Tate & Lyle has launched a new sustainability programme to enable stevia growers in China to lower their environmental impact and gain greater economic benefit by cultivating the no-calorie sweetener.
Developed with environmental charity, Earthwatch Europe, and being rolled out with support from Nanjing Agricultural University (NJAU), the programme provides training to farming families in Dongtai, East China, to modernise farming practices and achieve sustainability-related accreditation for their stevia.
In 2019, Tate & Lyle commissioned Earthwatch to undertake a study to assess the environmental impact of different approaches to stevia production in China, where most of the world's stevia is grown.
The study identified a significant opportunity to drive environmental improvements in stevia production and support the company's suppliers in Dongtai, one of the first areas in China where stevia was cultivated around 40 years ago and the main seedling supply areas in the country.
Learnings from this study have been incorporated into the new sustainable stevia programme, with key areas identified by Earthwatch.
Some learnings include replacing synthetic fertilisers and pesticides with more sustainable alternatives, taking a prevention and control approach for protection against pests, crop diseases, and weeds, switching plastic materials used for mulching with more sustainable options, and developing farming practices to help maintain soil health, keep carbon locked in, and improve on-farm composting.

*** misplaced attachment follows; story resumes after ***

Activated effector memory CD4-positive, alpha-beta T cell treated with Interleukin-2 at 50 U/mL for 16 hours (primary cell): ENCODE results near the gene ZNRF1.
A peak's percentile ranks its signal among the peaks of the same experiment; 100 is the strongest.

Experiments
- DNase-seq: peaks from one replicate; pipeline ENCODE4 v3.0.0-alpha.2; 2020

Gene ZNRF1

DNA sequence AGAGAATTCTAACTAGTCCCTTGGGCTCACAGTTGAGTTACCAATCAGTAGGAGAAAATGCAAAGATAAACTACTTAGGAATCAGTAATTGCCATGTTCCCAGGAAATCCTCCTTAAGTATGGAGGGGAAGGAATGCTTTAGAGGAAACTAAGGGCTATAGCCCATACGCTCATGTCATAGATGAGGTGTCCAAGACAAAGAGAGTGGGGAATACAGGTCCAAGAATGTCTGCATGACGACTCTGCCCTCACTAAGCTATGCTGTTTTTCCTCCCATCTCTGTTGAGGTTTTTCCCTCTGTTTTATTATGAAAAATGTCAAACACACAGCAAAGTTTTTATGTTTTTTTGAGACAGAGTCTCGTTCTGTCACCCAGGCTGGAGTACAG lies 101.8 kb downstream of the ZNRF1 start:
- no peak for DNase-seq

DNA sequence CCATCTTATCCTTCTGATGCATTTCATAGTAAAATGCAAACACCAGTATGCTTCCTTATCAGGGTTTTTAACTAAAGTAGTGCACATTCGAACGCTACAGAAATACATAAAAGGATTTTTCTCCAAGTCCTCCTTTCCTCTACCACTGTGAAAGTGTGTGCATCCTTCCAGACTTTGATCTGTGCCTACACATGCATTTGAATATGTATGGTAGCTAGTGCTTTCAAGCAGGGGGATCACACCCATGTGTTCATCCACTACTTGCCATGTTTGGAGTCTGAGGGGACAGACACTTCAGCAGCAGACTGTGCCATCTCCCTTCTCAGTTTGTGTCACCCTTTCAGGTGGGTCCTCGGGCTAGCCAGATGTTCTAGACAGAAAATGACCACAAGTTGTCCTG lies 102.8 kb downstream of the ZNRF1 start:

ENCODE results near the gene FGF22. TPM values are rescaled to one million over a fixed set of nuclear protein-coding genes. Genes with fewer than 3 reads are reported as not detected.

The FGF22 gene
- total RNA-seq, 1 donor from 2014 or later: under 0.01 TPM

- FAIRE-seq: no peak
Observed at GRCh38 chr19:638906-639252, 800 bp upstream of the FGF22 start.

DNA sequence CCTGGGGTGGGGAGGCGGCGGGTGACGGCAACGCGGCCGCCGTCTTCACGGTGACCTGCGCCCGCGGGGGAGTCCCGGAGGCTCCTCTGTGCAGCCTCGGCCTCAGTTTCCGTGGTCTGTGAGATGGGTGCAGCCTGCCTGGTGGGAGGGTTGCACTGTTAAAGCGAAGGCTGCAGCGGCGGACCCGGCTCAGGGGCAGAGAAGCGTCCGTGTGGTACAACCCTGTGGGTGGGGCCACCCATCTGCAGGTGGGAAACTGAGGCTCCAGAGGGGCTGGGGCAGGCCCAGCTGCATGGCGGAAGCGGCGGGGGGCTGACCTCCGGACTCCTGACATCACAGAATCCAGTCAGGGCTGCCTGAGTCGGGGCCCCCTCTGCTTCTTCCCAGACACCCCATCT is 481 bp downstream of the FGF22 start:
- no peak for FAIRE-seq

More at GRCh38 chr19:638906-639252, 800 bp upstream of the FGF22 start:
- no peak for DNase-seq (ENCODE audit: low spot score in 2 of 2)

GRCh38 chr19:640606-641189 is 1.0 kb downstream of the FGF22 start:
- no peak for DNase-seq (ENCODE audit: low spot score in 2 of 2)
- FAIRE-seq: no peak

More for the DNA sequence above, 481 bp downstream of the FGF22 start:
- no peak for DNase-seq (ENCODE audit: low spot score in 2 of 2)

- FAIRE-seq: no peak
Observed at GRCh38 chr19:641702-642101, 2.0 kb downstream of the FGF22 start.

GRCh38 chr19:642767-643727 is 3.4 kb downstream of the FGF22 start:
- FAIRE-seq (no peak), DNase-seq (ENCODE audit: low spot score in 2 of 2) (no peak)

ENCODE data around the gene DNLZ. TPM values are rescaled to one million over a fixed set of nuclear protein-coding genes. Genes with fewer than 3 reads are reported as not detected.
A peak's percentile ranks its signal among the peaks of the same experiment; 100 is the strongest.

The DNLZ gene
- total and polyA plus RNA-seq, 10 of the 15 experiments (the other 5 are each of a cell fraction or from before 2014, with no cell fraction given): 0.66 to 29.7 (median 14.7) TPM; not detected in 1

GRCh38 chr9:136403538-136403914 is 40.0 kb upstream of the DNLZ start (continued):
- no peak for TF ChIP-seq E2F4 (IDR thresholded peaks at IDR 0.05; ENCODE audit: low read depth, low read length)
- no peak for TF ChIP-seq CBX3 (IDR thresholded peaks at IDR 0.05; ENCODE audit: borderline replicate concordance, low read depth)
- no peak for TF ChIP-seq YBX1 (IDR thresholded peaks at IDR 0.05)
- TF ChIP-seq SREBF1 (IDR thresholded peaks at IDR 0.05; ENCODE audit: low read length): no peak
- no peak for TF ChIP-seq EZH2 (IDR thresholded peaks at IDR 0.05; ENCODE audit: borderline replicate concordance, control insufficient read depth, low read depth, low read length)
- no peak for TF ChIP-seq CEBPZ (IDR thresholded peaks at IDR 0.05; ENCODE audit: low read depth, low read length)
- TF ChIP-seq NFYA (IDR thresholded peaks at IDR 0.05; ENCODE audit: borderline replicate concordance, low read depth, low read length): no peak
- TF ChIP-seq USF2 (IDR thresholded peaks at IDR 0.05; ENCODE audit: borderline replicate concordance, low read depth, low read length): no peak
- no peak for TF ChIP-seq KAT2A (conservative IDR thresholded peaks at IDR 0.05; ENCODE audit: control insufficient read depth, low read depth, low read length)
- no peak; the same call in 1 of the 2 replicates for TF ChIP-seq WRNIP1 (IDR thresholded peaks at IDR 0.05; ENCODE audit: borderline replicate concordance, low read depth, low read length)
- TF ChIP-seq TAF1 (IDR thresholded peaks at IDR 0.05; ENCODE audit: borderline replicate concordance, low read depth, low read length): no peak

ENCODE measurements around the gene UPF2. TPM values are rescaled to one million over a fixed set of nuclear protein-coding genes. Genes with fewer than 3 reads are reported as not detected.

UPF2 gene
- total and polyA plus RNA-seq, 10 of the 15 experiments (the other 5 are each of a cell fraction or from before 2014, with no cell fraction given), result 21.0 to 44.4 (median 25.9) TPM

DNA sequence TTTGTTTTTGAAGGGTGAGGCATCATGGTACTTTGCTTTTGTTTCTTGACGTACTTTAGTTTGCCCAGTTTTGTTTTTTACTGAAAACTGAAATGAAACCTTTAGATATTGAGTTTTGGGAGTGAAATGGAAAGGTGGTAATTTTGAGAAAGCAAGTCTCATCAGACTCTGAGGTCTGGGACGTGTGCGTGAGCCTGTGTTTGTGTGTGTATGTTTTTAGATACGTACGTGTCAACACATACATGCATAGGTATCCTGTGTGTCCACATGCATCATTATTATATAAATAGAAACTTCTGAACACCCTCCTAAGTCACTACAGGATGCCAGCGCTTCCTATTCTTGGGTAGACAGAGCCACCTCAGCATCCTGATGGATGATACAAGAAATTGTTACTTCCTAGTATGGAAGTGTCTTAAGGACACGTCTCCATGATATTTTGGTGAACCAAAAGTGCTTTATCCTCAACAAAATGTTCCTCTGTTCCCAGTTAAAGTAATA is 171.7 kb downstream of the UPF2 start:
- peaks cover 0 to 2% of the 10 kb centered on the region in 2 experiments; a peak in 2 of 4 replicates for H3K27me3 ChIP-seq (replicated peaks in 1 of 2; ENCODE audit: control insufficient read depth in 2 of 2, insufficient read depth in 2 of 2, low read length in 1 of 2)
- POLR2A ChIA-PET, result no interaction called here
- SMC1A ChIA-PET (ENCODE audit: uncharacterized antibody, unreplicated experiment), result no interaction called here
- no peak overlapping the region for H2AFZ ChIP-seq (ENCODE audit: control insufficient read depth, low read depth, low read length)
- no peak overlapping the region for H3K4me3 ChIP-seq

Sustainable Agriculture Initiative Certification
Stevia experts from nearby NJAU are supporting growers in the programme through training, farm visits, and best practice sharing.
In a new pilot study, the NJAU team will also apply more sustainable fertiliser to an area of land and monitor its impact to help demonstrate and communicate the benefits of this intervention.
Stevia growers will also benefit from mentoring throughout the Sustainable Agriculture Initiative (SAI) certification process.
Nick Hampton, chief executive of Tate & Lyle, said, "We are excited to announce our new programme with Earthwatch Europe and Nanjing Agricultural University, which will help farming families in China secure a more sustainable future while enabling our customers to offer consumers sustainably sourced, plant-based sweeteners.
"Through this initiative, we are living our purpose of Improving Lives for Generations by supporting healthy living, building thriving communities, and caring for our planet by improving stevia's environmental footprint."